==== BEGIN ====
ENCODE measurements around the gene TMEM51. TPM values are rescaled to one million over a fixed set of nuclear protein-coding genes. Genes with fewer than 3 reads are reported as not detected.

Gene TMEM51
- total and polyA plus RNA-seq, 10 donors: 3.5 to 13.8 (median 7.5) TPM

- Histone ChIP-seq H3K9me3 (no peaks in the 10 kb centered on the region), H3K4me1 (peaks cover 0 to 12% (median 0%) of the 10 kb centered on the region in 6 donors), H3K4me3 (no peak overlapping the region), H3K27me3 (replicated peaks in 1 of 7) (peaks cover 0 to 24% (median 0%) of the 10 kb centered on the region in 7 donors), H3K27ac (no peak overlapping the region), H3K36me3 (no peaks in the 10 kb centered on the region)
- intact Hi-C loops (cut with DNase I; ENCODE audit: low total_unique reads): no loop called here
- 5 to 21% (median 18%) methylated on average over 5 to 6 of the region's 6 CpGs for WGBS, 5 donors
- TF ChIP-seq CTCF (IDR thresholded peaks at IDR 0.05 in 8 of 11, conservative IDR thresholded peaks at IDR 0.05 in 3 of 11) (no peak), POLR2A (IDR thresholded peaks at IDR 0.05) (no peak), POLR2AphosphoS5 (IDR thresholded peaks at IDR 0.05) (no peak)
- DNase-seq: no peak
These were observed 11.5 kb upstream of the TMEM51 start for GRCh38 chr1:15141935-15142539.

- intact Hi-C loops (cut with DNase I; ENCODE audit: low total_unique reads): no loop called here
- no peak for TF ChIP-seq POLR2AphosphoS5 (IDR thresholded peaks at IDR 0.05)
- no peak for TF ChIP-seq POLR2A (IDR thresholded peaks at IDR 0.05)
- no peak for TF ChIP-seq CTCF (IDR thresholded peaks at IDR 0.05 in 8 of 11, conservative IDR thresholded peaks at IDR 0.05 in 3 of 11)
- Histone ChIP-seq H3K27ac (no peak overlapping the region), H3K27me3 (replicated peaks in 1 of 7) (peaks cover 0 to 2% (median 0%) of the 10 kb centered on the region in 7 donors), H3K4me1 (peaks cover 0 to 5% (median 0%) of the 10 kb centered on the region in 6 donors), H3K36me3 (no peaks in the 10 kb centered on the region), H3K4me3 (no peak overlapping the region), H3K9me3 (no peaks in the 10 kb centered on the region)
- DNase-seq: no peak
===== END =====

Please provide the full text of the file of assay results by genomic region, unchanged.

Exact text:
ENCODE measurements around the gene TMEM51. TPM values are rescaled to one million over a fixed set of nuclear protein-coding genes. Genes with fewer than 3 reads are reported as not detected.

Gene TMEM51
- total and polyA plus RNA-seq, 10 donors: 3.5 to 13.8 (median 7.5) TPM

- Histone ChIP-seq H3K9me3 (no peaks in the 10 kb centered on the region), H3K4me1 (peaks cover 0 to 12% (median 0%) of the 10 kb centered on the region in 6 donors), H3K4me3 (no peak overlapping the region), H3K27me3 (replicated peaks in 1 of 7) (peaks cover 0 to 24% (median 0%) of the 10 kb centered on the region in 7 donors), H3K27ac (no peak overlapping the region), H3K36me3 (no peaks in the 10 kb centered on the region)
- intact Hi-C loops (cut with DNase I; ENCODE audit: low total_unique reads): no loop called here
- 5 to 21% (median 18%) methylated on average over 5 to 6 of the region's 6 CpGs for WGBS, 5 donors
- TF ChIP-seq CTCF (IDR thresholded peaks at IDR 0.05 in 8 of 11, conservative IDR thresholded peaks at IDR 0.05 in 3 of 11) (no peak), POLR2A (IDR thresholded peaks at IDR 0.05) (no peak), POLR2AphosphoS5 (IDR thresholded peaks at IDR 0.05) (no peak)
- DNase-seq: no peak
These were observed 11.5 kb upstream of the TMEM51 start for GRCh38 chr1:15141935-15142539.

- intact Hi-C loops (cut with DNase I; ENCODE audit: low total_unique reads): no loop called here
- no peak for TF ChIP-seq POLR2AphosphoS5 (IDR thresholded peaks at IDR 0.05)
- no peak for TF ChIP-seq POLR2A (IDR thresholded peaks at IDR 0.05)
- no peak for TF ChIP-seq CTCF (IDR thresholded peaks at IDR 0.05 in 8 of 11, conservative IDR thresholded peaks at IDR 0.05 in 3 of 11)
- Histone ChIP-seq H3K27ac (no peak overlapping the region), H3K27me3 (replicated peaks in 1 of 7) (peaks cover 0 to 2% (median 0%) of the 10 kb centered on the region in 7 donors), H3K4me1 (peaks cover 0 to 5% (median 0%) of the 10 kb centered on the region in 6 donors), H3K36me3 (no peaks in the 10 kb centered on the region), H3K4me3 (no peak overlapping the region), H3K9me3 (no peaks in the 10 kb centered on the region)
- DNase-seq: no peak